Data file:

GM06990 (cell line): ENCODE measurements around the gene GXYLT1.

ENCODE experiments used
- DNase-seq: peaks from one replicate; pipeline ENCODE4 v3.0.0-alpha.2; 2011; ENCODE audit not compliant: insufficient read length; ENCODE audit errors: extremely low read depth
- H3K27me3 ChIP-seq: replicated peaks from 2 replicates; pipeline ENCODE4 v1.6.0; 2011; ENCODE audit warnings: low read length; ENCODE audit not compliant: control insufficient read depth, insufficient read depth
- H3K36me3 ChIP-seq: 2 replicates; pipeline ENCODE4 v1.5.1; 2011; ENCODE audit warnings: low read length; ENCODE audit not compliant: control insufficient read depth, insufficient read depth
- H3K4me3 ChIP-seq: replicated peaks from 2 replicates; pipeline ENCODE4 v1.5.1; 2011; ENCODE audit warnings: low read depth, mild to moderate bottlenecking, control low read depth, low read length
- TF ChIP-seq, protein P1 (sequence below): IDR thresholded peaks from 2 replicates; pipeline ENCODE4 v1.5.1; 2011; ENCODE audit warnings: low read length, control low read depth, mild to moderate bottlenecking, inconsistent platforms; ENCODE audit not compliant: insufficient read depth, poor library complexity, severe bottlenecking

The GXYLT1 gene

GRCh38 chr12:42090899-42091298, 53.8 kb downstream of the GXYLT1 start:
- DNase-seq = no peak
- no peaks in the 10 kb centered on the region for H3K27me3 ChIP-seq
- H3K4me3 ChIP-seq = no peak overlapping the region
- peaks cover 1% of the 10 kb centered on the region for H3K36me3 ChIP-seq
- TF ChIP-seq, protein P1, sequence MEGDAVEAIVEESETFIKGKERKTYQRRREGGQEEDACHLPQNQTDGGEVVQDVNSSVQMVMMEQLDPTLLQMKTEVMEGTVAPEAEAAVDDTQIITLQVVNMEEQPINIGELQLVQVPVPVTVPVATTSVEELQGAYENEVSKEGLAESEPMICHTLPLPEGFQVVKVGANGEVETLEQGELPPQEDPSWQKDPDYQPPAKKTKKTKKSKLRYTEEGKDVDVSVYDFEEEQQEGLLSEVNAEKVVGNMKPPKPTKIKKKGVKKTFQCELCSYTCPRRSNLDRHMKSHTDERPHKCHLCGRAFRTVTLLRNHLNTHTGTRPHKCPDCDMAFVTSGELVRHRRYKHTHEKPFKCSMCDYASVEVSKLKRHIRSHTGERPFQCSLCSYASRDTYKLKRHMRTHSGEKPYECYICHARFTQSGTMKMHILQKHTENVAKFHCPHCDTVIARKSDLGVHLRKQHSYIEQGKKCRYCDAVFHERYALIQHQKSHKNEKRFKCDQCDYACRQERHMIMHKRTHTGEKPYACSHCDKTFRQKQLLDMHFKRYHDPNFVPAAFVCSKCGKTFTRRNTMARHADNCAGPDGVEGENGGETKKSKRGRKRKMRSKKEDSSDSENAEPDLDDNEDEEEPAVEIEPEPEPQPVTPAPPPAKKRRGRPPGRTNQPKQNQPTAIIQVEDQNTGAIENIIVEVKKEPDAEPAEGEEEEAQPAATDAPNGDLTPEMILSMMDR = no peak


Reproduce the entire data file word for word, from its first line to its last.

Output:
GM06990 (cell line): ENCODE measurements around the gene GXYLT1.

ENCODE experiments used
- DNase-seq: peaks from one replicate; pipeline ENCODE4 v3.0.0-alpha.2; 2011; ENCODE audit not compliant: insufficient read length; ENCODE audit errors: extremely low read depth
- H3K27me3 ChIP-seq: replicated peaks from 2 replicates; pipeline ENCODE4 v1.6.0; 2011; ENCODE audit warnings: low read length; ENCODE audit not compliant: control insufficient read depth, insufficient read depth
- H3K36me3 ChIP-seq: 2 replicates; pipeline ENCODE4 v1.5.1; 2011; ENCODE audit warnings: low read length; ENCODE audit not compliant: control insufficient read depth, insufficient read depth
- H3K4me3 ChIP-seq: replicated peaks from 2 replicates; pipeline ENCODE4 v1.5.1; 2011; ENCODE audit warnings: low read depth, mild to moderate bottlenecking, control low read depth, low read length
- TF ChIP-seq, protein P1 (sequence below): IDR thresholded peaks from 2 replicates; pipeline ENCODE4 v1.5.1; 2011; ENCODE audit warnings: low read length, control low read depth, mild to moderate bottlenecking, inconsistent platforms; ENCODE audit not compliant: insufficient read depth, poor library complexity, severe bottlenecking

The GXYLT1 gene

GRCh38 chr12:42090899-42091298, 53.8 kb downstream of the GXYLT1 start:
- DNase-seq = no peak
- no peaks in the 10 kb centered on the region for H3K27me3 ChIP-seq
- H3K4me3 ChIP-seq = no peak overlapping the region
- peaks cover 1% of the 10 kb centered on the region for H3K36me3 ChIP-seq
- TF ChIP-seq, protein P1, sequence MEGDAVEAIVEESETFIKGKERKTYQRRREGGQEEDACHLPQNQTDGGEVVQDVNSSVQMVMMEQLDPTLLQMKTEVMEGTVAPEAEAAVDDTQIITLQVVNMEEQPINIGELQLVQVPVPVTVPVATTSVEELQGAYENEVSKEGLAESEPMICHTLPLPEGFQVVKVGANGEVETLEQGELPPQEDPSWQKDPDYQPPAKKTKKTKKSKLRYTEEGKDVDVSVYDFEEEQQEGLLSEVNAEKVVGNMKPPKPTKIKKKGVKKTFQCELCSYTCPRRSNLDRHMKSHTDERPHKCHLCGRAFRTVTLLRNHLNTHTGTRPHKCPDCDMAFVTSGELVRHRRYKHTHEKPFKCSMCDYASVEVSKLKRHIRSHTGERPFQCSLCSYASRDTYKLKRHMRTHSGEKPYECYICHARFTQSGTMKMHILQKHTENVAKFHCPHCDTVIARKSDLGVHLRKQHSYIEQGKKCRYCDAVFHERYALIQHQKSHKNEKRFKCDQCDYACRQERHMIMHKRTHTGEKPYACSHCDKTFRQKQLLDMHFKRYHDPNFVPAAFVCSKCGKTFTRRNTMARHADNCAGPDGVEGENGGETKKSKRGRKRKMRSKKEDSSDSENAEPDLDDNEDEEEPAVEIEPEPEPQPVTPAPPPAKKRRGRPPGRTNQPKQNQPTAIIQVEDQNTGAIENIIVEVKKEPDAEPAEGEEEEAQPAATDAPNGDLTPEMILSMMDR = no peak